menon of [an] electrical nature, generally classified as `ball 

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  Msg#: 601                                          Date: 10-03-96  08:15
  From: Don Allen                                    Read: Yes    Replied: No 
    To: All                                          Mark:                     
  Subj: 02:FI Guide Bk1 [02/05]
lightning' or `St. Elmo's fire,' caused by stormy conditions in the 
area, including mist, rain, thunderstorms, and lightning." The engine 
stalls and headlight failures? "Wet electrical circuits," said the Air 
Force. "Privately," Jacobs observes, "Blue Book officers believed the 
Levelland sightings were obviously an example of mass suggestion." 

The upshot of the ball lightning pronouncement was an angry spate of 
criticisms by editorial writers and the growing legion of civilian UFO 
organizations, charging the Air Force with ignorance or incompetence at 
best and a purposeful cover-up of the UFO phenomenon at worst. The 
outrage was exacerbated when 500 more UFO cases poured into Project Blue 
Book over the next couple of months, making it the most explosive UFO 
year since 1952. 

In response to all the brouhaha, the Air Force launched an investigation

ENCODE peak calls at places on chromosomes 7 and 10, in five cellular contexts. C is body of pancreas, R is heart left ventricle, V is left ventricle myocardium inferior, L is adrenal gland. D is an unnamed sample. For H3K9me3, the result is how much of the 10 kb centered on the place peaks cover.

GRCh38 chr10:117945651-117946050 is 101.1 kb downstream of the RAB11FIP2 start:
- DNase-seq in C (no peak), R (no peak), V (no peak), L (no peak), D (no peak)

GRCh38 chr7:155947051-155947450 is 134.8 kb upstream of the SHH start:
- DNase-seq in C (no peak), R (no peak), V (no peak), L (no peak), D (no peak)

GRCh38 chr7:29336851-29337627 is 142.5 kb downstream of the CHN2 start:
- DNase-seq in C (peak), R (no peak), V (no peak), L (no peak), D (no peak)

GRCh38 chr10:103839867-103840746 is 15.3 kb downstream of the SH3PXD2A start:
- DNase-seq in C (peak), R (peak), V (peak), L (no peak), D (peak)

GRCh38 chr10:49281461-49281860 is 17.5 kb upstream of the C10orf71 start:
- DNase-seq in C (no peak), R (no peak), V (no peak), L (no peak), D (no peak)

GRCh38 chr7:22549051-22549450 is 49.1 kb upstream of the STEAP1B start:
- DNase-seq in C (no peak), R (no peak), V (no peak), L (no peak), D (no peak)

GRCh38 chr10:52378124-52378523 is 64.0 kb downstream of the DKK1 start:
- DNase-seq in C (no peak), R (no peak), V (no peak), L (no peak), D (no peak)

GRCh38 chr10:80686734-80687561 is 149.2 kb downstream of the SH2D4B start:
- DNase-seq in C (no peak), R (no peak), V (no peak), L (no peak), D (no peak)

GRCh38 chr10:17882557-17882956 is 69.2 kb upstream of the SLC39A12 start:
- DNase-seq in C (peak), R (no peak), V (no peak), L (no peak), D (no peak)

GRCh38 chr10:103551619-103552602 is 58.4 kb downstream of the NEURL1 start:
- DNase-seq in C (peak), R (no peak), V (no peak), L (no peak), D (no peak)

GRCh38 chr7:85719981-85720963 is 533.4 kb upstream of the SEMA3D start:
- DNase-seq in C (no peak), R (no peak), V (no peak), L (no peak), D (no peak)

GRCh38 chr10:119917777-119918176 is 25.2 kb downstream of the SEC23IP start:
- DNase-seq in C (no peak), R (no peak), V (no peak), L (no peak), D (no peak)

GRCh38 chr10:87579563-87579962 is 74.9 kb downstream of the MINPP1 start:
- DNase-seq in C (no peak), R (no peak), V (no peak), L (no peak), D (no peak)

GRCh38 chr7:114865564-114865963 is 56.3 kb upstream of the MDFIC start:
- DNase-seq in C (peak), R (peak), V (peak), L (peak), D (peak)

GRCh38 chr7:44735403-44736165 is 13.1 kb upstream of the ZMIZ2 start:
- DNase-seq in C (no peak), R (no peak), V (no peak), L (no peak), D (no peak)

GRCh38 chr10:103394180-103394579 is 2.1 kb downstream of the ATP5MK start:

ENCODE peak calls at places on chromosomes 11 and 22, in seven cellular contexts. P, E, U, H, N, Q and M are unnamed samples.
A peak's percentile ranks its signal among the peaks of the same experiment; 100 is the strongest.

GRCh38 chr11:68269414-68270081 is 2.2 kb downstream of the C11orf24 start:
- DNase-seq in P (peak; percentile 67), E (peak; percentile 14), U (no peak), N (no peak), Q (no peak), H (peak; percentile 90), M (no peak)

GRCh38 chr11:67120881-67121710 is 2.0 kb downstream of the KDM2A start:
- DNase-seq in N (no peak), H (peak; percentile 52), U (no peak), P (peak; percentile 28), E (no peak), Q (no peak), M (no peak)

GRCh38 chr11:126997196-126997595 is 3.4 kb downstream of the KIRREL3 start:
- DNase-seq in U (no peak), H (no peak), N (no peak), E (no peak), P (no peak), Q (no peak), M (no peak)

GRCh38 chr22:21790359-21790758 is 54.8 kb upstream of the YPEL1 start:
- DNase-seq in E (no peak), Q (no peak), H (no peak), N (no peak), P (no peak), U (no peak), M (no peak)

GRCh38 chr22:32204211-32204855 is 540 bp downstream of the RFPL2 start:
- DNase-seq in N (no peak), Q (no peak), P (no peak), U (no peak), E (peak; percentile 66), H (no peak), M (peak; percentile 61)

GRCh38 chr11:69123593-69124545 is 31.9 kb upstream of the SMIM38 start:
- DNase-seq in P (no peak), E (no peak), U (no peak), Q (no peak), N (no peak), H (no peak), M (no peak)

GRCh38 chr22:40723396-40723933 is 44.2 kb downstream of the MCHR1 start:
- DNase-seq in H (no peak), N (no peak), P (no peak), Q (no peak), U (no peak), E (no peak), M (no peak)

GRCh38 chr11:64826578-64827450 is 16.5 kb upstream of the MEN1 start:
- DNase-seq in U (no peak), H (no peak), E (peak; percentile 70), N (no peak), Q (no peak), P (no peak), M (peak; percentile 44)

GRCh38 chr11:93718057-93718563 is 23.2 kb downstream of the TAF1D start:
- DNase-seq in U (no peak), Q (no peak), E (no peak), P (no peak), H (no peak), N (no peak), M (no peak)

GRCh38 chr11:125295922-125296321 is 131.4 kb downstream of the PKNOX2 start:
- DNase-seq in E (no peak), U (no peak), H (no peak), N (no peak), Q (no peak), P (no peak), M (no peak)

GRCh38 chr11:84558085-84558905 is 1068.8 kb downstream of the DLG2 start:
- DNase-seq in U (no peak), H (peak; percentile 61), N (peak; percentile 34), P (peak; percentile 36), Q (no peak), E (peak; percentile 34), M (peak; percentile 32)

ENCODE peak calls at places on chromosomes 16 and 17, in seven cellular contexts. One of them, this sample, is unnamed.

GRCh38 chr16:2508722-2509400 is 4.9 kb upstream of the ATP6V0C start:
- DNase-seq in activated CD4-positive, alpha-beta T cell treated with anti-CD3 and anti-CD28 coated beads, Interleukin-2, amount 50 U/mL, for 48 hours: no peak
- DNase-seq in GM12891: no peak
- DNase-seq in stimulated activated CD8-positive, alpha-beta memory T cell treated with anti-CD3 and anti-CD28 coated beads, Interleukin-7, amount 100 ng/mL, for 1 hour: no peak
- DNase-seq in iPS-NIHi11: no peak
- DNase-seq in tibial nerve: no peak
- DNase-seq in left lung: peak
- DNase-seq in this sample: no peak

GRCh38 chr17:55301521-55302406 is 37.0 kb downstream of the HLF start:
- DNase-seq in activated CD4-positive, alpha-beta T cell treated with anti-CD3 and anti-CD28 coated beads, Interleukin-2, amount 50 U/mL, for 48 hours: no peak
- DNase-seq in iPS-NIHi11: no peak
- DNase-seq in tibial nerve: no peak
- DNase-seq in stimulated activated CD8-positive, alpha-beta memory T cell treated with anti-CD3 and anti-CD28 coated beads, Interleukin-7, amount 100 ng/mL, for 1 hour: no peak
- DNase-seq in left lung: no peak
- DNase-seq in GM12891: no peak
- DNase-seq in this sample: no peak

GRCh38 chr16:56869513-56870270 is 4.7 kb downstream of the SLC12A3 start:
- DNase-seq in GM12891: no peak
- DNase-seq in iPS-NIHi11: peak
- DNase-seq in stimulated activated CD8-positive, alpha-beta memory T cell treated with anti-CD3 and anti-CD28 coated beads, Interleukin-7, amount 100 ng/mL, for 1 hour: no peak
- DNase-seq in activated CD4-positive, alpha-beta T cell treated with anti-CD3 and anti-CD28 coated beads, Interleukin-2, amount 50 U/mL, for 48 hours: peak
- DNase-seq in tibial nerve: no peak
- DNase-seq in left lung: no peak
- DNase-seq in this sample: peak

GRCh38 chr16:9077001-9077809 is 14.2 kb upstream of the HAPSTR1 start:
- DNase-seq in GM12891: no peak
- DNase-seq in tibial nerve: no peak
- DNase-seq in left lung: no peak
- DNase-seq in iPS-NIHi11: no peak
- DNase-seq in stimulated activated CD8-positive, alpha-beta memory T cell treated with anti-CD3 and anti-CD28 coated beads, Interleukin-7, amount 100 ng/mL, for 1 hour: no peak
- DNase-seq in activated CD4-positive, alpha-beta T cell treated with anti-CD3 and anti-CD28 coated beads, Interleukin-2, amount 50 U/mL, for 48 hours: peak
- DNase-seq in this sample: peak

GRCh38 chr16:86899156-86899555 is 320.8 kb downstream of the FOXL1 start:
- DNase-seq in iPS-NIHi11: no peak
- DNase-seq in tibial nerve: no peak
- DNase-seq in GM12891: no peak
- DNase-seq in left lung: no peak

of its own UFO operation. The recommendation? That some 20 men be 
assigned to a UFO detail. What's more, suggested the Air Technical 
Intelligence Center at Wright-Patterson Air Force Base in Dayton, Ohio, 
where the study was done, the Air Force would do well to create a 
standard UFO kit containing an operating procedure manual and other 
tools necessary for investigating the mysterious, alleged craft. That 
way, when the 20 UFO experts went out on assignment, there would be no 
more foolish errors. They'd know what to do. 

The report also recommended that the Air Force investigate press reports 
and not just those reaching Project Blue Book through direct channels, 
including Air Force pilots or radar operators. It was assumed that such 
actions might deflect civilian criticism and at the same time 
drastically reduce the number of reports classified "unknown" or